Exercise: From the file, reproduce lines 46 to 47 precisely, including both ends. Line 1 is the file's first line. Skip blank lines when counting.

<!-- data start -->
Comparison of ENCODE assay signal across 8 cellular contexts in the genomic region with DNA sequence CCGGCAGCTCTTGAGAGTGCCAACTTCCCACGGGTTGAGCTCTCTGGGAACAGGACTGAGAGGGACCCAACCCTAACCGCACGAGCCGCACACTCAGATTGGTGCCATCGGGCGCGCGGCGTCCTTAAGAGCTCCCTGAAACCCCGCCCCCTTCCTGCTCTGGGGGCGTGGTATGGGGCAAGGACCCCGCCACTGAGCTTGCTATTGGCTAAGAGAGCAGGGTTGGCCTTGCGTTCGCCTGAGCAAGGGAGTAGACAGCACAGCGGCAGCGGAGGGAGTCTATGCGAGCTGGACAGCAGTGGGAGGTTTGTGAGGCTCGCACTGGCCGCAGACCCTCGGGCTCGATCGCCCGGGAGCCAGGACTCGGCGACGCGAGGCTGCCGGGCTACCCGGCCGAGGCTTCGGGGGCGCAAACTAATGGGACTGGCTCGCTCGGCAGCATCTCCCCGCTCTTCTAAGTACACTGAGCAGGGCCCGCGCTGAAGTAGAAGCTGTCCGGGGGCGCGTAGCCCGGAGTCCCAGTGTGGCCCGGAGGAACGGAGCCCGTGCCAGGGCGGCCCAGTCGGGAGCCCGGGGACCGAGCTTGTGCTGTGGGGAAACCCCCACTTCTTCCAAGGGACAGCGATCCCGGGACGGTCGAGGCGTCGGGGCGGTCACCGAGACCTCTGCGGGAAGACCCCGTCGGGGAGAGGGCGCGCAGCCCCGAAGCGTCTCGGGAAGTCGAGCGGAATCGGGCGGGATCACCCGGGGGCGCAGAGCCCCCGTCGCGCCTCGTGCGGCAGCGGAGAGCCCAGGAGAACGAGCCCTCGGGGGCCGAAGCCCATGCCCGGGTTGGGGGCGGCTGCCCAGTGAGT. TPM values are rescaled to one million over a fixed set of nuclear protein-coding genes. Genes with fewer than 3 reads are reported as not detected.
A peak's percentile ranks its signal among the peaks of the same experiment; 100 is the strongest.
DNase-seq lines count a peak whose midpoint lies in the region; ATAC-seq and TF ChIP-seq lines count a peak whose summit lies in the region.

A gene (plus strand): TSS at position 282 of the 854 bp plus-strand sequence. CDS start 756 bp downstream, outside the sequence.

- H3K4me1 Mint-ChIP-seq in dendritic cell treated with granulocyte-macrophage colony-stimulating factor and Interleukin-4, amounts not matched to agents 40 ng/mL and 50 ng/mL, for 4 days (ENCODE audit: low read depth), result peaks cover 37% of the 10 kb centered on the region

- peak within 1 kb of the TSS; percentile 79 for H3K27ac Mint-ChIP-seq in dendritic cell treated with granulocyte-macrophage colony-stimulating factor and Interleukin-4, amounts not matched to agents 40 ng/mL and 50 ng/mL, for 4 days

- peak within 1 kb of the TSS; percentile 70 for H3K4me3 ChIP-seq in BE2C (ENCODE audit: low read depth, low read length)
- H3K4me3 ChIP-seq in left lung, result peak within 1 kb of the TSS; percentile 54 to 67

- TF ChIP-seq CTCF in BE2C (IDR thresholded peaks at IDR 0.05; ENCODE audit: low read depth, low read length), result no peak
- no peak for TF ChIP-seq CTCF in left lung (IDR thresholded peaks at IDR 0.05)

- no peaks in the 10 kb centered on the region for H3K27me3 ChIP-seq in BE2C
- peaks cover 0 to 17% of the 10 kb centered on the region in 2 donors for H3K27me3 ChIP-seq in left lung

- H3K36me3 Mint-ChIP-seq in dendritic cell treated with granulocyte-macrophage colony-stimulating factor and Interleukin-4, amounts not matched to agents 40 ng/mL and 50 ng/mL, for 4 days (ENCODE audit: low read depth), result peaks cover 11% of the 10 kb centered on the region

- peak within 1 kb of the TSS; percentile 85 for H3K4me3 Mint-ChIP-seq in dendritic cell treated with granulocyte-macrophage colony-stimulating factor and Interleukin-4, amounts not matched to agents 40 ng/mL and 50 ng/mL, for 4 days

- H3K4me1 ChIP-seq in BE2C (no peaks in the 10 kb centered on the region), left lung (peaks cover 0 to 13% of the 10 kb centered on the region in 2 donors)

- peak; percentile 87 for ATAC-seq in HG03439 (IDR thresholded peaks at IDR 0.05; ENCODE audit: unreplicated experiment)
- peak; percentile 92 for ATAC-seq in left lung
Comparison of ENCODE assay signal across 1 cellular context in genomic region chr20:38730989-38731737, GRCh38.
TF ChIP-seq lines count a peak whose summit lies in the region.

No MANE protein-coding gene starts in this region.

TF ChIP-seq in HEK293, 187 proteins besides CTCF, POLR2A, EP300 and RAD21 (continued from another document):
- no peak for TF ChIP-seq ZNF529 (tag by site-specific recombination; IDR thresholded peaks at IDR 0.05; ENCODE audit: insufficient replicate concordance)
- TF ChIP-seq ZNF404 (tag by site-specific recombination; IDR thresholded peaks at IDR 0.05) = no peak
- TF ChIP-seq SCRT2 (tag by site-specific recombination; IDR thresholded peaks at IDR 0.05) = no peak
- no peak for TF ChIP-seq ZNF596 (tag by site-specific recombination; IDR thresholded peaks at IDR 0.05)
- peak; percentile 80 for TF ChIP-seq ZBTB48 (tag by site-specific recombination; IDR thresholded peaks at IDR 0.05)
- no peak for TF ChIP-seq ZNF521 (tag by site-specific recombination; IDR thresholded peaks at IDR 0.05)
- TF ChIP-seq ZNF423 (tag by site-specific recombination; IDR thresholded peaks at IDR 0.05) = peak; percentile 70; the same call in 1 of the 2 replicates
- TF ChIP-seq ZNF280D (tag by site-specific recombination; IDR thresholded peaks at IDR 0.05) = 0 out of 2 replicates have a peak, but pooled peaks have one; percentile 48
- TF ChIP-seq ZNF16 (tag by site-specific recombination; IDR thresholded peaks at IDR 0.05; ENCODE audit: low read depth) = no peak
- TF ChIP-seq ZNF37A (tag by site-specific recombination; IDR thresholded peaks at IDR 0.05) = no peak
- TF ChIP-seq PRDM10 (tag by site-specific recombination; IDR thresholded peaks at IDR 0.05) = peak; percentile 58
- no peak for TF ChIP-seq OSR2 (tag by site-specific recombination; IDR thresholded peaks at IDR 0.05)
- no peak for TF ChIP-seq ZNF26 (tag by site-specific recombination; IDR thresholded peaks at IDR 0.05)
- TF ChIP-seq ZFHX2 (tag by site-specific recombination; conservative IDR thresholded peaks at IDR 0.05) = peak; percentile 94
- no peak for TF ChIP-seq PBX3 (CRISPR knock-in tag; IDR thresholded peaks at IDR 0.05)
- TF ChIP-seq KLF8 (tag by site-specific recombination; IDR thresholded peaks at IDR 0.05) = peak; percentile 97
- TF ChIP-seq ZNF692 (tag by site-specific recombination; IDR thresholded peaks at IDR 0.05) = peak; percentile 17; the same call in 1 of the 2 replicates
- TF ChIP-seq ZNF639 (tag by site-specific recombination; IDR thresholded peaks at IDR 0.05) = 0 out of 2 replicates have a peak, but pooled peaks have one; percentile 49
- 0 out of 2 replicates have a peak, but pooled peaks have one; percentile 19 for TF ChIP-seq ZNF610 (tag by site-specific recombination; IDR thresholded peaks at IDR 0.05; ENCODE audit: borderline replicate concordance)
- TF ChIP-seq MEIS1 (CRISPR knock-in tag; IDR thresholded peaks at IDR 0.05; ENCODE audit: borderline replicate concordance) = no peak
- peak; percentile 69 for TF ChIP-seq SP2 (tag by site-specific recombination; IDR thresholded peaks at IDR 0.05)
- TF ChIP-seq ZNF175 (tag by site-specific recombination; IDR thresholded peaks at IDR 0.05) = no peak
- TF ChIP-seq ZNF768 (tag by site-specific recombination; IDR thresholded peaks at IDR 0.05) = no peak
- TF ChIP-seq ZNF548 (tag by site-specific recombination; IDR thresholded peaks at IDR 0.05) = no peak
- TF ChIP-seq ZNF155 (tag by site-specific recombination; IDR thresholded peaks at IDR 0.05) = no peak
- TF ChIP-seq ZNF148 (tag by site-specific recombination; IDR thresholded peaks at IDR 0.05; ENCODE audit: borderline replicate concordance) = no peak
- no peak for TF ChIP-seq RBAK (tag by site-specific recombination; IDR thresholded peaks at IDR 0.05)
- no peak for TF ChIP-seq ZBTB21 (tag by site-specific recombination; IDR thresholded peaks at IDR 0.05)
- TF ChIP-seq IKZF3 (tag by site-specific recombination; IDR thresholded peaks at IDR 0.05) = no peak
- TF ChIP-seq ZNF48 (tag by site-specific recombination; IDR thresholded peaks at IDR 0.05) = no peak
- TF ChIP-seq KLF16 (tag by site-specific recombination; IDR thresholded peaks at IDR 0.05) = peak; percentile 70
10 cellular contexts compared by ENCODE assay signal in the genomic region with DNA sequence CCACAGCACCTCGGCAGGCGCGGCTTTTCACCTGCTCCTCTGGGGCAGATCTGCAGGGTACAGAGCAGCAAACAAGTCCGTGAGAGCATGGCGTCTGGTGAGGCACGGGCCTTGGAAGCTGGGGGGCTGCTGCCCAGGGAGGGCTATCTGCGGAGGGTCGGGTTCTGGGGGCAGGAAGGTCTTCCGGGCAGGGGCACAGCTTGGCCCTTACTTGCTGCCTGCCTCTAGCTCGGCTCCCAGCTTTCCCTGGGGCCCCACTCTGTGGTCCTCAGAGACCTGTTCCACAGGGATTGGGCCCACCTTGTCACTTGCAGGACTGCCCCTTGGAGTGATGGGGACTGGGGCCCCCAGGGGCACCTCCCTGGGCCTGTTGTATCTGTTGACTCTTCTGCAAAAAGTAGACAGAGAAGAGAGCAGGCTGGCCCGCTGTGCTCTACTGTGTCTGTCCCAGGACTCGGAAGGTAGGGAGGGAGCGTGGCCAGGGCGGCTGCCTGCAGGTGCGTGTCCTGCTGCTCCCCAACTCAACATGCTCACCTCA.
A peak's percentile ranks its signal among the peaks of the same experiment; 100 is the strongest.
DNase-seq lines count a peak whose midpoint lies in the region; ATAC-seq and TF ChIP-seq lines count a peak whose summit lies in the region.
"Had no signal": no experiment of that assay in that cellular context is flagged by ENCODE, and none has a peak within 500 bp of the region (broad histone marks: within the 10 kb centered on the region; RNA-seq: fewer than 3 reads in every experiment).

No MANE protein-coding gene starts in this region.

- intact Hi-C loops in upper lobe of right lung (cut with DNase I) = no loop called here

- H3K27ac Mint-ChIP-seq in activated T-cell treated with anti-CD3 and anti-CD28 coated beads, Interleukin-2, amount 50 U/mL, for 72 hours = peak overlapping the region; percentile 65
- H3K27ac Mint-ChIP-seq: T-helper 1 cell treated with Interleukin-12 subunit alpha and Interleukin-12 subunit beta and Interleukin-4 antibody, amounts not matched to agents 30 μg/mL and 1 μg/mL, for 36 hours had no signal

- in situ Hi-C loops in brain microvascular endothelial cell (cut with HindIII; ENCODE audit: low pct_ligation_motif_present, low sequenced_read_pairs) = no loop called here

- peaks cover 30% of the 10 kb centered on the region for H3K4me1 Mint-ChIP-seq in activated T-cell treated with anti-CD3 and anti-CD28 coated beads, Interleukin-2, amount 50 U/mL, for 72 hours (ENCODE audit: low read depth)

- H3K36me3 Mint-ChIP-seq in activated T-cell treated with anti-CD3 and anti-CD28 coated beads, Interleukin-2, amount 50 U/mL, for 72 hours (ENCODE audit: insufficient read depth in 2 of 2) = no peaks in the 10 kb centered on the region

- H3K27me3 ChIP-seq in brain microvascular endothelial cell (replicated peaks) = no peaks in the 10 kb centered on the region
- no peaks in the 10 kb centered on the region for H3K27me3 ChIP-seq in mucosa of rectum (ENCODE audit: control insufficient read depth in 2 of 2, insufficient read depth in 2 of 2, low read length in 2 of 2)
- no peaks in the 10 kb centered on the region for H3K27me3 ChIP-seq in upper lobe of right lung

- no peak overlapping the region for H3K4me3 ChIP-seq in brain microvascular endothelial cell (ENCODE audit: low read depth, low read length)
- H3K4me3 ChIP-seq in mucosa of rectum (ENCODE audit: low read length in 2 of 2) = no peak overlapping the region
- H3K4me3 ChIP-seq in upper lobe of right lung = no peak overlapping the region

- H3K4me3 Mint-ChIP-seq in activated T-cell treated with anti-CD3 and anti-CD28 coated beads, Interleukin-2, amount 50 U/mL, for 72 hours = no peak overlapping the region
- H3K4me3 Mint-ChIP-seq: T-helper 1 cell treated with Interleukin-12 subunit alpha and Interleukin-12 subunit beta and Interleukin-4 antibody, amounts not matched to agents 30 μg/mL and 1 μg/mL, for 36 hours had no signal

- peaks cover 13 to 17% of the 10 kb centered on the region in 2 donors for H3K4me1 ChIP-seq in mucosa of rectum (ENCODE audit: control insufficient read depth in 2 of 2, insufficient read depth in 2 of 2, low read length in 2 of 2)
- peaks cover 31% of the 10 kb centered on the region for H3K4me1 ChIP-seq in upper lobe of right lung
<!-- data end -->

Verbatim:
- TF ChIP-seq ZNF155 (tag by site-specific recombination; IDR thresholded peaks at IDR 0.05) = no peak
- TF ChIP-seq ZNF148 (tag by site-specific recombination; IDR thresholded peaks at IDR 0.05; ENCODE audit: borderline replicate concordance) = no peak